7. What is the likelihood that the victim(s) will find out about Charles's record with the
juvenile justice system?
Betsy is scared to death, because Vince's and Charles's father is not happy that his sons are
being detained. She has received several threatening calls, which were intercepted by her
parents. Vince is in jail, and Charles was released from youth detention after twenty-four
1. Are there any measures of protection available to Betsy and her parents? From which
jurisdiction(s): local, state, juvenile, federal?
2. Betsy and her family are clearly traumatized. What type of mental health services are
available for them?
3. Betsy's parents' marriage is suffering. They blame each other for not buying the
computer blocking program or monitoring Betsy's Internet activities more closely. Are
victim assistance services available for them?
(Based upon the possible charges listed above)
Betsy is terrified to see Vince and Charles face-to-face in justice proceedings.
1. Do Betsy and her family have the right to participate at all criminal and juvenile justice
proceedings relevant to their case? Will they have to testify at all the proceedings?
2. The laboratory reports relevant to the Rophynol and sexual assault examination are key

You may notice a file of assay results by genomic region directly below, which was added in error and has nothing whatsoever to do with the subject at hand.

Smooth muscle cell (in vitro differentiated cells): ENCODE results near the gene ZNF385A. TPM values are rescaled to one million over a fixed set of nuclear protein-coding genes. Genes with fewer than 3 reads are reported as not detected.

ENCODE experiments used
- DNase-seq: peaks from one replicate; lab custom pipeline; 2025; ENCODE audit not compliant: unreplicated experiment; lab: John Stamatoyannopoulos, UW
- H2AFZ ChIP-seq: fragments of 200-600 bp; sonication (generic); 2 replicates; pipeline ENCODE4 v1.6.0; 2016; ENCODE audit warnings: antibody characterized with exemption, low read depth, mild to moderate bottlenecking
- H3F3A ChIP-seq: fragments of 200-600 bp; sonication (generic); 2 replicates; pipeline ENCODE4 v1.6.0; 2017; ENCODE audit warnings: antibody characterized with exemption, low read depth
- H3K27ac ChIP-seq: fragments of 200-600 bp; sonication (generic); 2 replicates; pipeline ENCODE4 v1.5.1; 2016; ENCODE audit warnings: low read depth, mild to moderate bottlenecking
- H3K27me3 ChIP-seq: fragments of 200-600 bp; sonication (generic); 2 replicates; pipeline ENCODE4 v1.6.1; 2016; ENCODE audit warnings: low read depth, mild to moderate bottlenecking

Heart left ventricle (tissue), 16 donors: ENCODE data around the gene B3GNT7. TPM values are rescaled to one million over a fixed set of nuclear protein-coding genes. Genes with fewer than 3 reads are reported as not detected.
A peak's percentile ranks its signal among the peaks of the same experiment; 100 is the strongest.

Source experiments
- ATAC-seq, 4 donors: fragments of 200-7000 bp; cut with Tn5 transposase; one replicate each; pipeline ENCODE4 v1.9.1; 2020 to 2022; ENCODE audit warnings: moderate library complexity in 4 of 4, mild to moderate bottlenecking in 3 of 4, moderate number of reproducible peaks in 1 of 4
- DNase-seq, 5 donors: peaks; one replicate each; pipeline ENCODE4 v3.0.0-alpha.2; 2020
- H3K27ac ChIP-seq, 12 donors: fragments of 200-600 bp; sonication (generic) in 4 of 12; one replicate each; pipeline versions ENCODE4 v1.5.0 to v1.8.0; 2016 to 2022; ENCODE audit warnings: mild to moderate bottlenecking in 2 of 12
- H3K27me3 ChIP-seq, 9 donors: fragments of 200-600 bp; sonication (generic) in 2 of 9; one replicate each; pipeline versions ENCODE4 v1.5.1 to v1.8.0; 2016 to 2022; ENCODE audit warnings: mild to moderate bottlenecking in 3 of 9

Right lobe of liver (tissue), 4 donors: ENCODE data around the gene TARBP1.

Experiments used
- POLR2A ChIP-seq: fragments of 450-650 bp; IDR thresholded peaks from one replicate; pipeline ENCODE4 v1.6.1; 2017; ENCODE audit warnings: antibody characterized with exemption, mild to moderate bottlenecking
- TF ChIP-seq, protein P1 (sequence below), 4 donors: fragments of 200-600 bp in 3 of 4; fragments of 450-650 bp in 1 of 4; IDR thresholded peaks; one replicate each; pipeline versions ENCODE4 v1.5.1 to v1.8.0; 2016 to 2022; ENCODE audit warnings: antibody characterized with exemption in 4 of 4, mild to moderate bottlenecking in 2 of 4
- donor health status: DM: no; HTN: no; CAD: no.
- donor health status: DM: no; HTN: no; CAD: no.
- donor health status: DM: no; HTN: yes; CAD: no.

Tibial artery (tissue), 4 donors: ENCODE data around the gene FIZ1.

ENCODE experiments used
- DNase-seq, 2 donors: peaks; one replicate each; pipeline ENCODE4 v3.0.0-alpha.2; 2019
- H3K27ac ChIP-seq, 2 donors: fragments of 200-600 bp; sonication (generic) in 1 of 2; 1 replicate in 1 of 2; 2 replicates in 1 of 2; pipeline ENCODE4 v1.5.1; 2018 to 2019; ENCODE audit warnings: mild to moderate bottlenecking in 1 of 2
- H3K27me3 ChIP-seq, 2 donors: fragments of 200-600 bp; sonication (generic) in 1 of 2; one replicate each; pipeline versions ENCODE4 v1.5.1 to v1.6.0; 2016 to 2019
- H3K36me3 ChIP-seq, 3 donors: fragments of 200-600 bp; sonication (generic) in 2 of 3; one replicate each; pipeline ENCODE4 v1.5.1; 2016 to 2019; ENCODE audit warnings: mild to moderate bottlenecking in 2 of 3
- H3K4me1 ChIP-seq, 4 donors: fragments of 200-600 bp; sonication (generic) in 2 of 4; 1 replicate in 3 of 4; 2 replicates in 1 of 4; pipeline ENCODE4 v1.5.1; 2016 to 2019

evidence in both cases. How long is it going to take to get the lab reports? Is this an issue
The defense attorneys in the different adult/juvenile justice proceedings argue that Betsy
willingly went along with the drinking and that it was her idea to go to a motel. They say she
chose to talk to Vince on the Internet, and she bought the bus ticket to Kentucky with her own
money. They also intend to subpoena her therapist, Dr. Jones, for her treatment records and
probably will ask her to testify.
1. Will the judges in any proceedings be compelled to allow this line of defense questioning?
2. Are there any laws that protect Betsy from this type of defense or that protect the
confidentiality of her therapy sessions?
3. What are the victims' roles and rights during the court proceedings?
Vince goes to trial where he is found guilty. Charles is adjudicated in juvenile court, which
results in a finding of guilt.
1. Can Betsy and her parents submit a victim impact statement? At which point in the proceedings will their input be elicited, and in what format (i.e., oral, written, etc.):
Vince is incarcerated in Leavenworth, and Charles is sent to an Ohio youth detention center
under the Department of Youth Services.
1. Is there any information that the Federal Bureau of Prisons and/or the Department of
Youth Services provides to victims?
2. Do Betsy and her parents have a right to be notified about the status of the offenders
and/or any proceedings related to the possible release of Vince or Charles?
3. If Betsy is intimidated or harassed by Vince, Charles, or their father, does she have any
4. If Vince or Charles eventually end up under parole/aftercare supervision, do Betsy and her
parents have any involvement or rights?
Are there any other issues related to these cases, and/or related victims' rights?
Back to NVAA 1999